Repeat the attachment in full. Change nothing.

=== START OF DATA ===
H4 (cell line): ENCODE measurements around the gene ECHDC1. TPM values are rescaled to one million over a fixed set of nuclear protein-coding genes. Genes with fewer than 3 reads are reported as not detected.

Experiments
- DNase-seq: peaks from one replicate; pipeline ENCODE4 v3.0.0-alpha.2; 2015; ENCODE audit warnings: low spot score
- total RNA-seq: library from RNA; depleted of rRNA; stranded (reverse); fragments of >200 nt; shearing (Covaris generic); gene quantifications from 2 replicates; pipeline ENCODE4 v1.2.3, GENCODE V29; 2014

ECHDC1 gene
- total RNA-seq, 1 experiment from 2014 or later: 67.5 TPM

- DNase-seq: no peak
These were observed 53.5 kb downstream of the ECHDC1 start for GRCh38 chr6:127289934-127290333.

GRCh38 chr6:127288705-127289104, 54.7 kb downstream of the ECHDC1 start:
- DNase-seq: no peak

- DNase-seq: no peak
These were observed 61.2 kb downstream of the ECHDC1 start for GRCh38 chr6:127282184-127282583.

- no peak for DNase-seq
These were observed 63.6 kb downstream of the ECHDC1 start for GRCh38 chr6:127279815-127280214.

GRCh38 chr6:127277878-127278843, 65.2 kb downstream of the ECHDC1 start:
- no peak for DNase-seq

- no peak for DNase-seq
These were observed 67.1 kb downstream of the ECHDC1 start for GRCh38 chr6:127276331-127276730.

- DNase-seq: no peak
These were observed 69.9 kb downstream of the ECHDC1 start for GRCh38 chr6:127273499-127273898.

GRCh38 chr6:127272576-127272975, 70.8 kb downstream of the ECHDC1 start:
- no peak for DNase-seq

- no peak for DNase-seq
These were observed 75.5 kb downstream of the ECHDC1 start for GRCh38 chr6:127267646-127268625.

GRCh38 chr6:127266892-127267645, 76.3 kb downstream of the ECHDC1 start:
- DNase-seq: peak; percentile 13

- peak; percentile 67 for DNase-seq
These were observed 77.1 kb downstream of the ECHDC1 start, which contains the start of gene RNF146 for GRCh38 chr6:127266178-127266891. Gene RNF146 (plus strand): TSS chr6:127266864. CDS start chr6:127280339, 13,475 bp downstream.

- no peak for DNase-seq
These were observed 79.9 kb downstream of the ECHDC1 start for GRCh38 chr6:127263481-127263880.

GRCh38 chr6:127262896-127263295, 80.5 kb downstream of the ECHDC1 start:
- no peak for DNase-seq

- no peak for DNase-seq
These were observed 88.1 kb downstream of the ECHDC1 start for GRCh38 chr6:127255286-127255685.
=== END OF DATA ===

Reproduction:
H4 (cell line): ENCODE measurements around the gene ECHDC1. TPM values are rescaled to one million over a fixed set of nuclear protein-coding genes. Genes with fewer than 3 reads are reported as not detected.

Experiments
- DNase-seq: peaks from one replicate; pipeline ENCODE4 v3.0.0-alpha.2; 2015; ENCODE audit warnings: low spot score
- total RNA-seq: library from RNA; depleted of rRNA; stranded (reverse); fragments of >200 nt; shearing (Covaris generic); gene quantifications from 2 replicates; pipeline ENCODE4 v1.2.3, GENCODE V29; 2014

ECHDC1 gene
- total RNA-seq, 1 experiment from 2014 or later: 67.5 TPM

- DNase-seq: no peak
These were observed 53.5 kb downstream of the ECHDC1 start for GRCh38 chr6:127289934-127290333.

GRCh38 chr6:127288705-127289104, 54.7 kb downstream of the ECHDC1 start:
- DNase-seq: no peak

- DNase-seq: no peak
These were observed 61.2 kb downstream of the ECHDC1 start for GRCh38 chr6:127282184-127282583.

- no peak for DNase-seq
These were observed 63.6 kb downstream of the ECHDC1 start for GRCh38 chr6:127279815-127280214.

GRCh38 chr6:127277878-127278843, 65.2 kb downstream of the ECHDC1 start:
- no peak for DNase-seq

- no peak for DNase-seq
These were observed 67.1 kb downstream of the ECHDC1 start for GRCh38 chr6:127276331-127276730.

- DNase-seq: no peak
These were observed 69.9 kb downstream of the ECHDC1 start for GRCh38 chr6:127273499-127273898.

GRCh38 chr6:127272576-127272975, 70.8 kb downstream of the ECHDC1 start:
- no peak for DNase-seq

- no peak for DNase-seq
These were observed 75.5 kb downstream of the ECHDC1 start for GRCh38 chr6:127267646-127268625.

GRCh38 chr6:127266892-127267645, 76.3 kb downstream of the ECHDC1 start:
- DNase-seq: peak; percentile 13

- peak; percentile 67 for DNase-seq
These were observed 77.1 kb downstream of the ECHDC1 start, which contains the start of gene RNF146 for GRCh38 chr6:127266178-127266891. Gene RNF146 (plus strand): TSS chr6:127266864. CDS start chr6:127280339, 13,475 bp downstream.

- no peak for DNase-seq
These were observed 79.9 kb downstream of the ECHDC1 start for GRCh38 chr6:127263481-127263880.

GRCh38 chr6:127262896-127263295, 80.5 kb downstream of the ECHDC1 start:
- no peak for DNase-seq

- no peak for DNase-seq
These were observed 88.1 kb downstream of the ECHDC1 start for GRCh38 chr6:127255286-127255685.